Is there a way to prefer 5GHz band to 2.4GHz band (without disabling 2.4GHz altogether) for a specific wifi network (SSID) without setting BSSID or failing that for all networks?

I am using Mint 18.3 with Cinnamon 3.6.7's network manager.

I have a new Dell XPS 13. Kernel is 4.13.0-26-generic.

lspci | grep -i wireless
3a:00.0 Network controller: Qualcomm Atheros QCA6174 802.11ac Wireless Network Adapter (rev 32)

Background: The routers are in an office so I cannot alter their setup. I can only do things on my laptop. Also it is the initial connection more than roaming that I am thinking of. When I connect to an SSID in the office at my desk, I would like it to prefer 5GHz to 2.4GHz (because the 5GHz signal is stronger), but right now it connects to 2.4GHz by default. Although I can set the BSSID to a specific 5GHz one which works well at my desk, this is not a good solution because if I do move around the building, I have to unset it again to allow roaming to work. I was advised by IT support to choose the prefer 5GHz option in Windows, but I am running Linux.

For Windows: On right side of taskbar > Right-click on network icon Choose Open Network and Sharing Center Select Change adapter settings Find your Wi-Fi connection (your connections will differ) Right-click, Properties > Configure > Preferred Band to 5.2GHz Click OK

  • We need more info : what kind of wifi adapter are you using ? How do you connect to these access points (NetworkManager, command line tool...) ? Which version of Linux Mint are you running, using which kernel ... ?
    – user264413
    Commented Jan 23, 2018 at 9:27
  • Hi @ThomasGros I have added the information. Let me know if there is anything else you need.
    – mcarans
    Commented Jan 23, 2018 at 9:41

2 Answers 2


You are dealing with limitations of the Wifi protocol.

Several corporate wifi vendors like Meru have non-standard technologic mitigation measures in place for dealing with that kind of limitations, because usually leaving that kind of decisions for the client is not the ideal situation, and even then they are not free of problems.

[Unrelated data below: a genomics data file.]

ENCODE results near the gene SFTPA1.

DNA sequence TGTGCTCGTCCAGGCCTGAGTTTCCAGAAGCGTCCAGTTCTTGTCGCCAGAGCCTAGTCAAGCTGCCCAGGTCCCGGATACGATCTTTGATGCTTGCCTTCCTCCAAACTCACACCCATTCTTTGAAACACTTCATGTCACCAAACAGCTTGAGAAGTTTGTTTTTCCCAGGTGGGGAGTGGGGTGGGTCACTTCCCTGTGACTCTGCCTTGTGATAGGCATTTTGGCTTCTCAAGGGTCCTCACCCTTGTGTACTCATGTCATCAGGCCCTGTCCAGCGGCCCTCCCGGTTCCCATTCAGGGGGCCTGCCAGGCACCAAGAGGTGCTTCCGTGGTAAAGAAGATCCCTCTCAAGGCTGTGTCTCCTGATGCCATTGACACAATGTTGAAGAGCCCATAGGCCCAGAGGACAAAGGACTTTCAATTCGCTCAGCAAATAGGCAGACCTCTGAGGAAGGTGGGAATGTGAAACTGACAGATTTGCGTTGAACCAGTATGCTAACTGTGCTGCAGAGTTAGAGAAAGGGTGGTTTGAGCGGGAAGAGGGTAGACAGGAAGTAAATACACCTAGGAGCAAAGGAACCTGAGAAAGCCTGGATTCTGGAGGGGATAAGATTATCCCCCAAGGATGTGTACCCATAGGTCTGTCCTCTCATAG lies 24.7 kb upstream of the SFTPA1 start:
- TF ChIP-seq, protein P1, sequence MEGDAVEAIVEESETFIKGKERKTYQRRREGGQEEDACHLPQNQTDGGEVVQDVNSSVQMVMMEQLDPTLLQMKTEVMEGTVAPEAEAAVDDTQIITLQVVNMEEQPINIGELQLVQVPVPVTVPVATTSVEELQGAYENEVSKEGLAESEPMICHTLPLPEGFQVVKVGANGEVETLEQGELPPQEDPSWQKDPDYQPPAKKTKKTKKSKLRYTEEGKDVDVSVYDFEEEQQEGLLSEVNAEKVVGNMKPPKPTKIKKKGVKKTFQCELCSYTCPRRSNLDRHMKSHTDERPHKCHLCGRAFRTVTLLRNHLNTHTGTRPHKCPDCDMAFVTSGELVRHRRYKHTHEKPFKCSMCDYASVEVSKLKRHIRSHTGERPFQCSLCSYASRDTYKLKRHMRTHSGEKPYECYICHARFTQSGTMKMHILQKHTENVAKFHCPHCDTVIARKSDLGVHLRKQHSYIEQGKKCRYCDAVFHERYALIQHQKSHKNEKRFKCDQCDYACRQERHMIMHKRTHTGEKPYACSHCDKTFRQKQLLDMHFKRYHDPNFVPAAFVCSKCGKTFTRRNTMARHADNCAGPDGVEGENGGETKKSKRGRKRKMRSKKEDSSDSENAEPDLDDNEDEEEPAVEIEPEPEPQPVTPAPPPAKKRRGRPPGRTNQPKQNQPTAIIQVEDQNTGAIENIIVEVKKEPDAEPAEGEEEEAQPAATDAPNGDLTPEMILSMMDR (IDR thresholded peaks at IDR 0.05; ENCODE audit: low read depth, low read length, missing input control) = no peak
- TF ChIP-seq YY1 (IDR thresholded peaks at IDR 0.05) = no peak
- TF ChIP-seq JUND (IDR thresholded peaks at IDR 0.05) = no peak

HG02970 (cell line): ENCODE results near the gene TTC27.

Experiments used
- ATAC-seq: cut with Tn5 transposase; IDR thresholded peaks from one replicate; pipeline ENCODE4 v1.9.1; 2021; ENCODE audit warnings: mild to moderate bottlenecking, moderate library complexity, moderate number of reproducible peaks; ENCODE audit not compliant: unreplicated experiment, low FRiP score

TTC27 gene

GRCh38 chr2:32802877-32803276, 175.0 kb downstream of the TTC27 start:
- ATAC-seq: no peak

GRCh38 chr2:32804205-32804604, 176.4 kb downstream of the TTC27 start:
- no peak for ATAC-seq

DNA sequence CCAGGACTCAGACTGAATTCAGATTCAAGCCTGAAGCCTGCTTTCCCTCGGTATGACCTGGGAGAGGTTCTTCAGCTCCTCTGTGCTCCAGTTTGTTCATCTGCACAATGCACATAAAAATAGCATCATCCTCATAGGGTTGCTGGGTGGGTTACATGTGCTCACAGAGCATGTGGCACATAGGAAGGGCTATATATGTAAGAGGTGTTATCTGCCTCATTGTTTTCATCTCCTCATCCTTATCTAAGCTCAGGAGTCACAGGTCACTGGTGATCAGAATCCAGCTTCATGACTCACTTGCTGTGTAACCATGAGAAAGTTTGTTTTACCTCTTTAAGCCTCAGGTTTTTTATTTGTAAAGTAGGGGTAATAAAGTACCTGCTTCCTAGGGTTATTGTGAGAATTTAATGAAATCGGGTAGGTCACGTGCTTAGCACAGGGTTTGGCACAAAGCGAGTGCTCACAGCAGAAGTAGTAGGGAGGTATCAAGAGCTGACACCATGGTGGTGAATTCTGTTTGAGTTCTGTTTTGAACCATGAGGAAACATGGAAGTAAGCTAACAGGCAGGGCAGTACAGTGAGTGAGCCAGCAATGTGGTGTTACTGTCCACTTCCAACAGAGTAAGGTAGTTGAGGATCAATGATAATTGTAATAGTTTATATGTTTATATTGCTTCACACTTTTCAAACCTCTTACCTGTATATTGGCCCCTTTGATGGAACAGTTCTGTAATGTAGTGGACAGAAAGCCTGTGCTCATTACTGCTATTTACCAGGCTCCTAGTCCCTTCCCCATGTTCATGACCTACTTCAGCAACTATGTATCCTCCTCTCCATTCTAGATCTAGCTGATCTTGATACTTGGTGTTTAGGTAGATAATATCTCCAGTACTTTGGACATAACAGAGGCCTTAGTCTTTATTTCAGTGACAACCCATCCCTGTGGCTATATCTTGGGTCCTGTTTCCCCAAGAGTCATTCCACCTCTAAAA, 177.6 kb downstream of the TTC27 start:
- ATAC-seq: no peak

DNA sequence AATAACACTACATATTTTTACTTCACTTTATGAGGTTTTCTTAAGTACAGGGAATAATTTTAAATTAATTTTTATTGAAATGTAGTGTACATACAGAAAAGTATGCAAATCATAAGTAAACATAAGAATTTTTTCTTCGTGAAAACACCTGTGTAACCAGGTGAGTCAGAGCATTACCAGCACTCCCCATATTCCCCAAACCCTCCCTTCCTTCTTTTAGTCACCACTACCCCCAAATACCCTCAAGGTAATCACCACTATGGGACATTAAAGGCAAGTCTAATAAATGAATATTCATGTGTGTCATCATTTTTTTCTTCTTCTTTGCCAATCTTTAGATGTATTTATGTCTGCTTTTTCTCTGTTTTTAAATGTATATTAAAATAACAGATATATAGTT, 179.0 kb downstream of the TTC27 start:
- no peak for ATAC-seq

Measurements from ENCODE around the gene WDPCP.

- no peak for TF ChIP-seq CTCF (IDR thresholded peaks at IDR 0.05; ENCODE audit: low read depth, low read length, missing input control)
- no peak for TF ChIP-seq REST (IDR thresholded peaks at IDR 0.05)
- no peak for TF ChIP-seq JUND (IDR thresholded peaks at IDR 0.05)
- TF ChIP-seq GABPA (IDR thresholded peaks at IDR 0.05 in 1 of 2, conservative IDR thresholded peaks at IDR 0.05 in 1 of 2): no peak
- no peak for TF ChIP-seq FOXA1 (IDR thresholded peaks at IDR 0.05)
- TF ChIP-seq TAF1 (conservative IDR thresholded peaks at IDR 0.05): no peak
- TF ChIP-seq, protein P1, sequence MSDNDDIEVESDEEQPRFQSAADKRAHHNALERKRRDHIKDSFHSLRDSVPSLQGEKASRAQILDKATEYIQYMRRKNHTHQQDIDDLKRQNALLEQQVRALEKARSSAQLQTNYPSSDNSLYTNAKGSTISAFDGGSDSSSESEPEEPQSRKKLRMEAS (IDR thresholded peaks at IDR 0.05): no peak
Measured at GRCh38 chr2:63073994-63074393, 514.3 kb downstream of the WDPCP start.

With some solutions, for instance OpenWRT or other corporate solutions, you can define threshold points/distance where the AP will force a drop of the client device from 5GHz to 2.4GHz; however a roaming client that already dropped to the 2.4GHz band, coming back again near the AP is not guaranteed to go back to 5GHz without user intervention. Meru controllers/APs have a measure/hack to try to force client devices moving back to 5GHz in those situations, and it creates a lot of problems.

As for the Dell XPS 13, it has known wifi problems because the USB C interface is right next to the wifi. Dell has not done anything about it in 3 or 4 generations of the hardware besides putting aluminum foil between the two devices in latter models, and deploying an unfortunate firmware patch for decreasing the maximum allowed potency of the wifi interface in all models.

At most on the linux side, you can monitor the wifi interface every couple of minutes in whitelisted SSIDs for when the connection is in 2.4GHz mode and force a drop of the connection when the quality is better; it is an ugly hack and I would not go down that road.

Often the solution that offers the more control for the client to select between 2.4GHz and 5GHz is having different SSIDs for the two technologies.

Saying that, at home I have both of them with the same SSID, and on the OpenWRT AP side, a threshold of 7 meters where 5GHz clients are forced to drop to the 2.4GHz band (because of walls).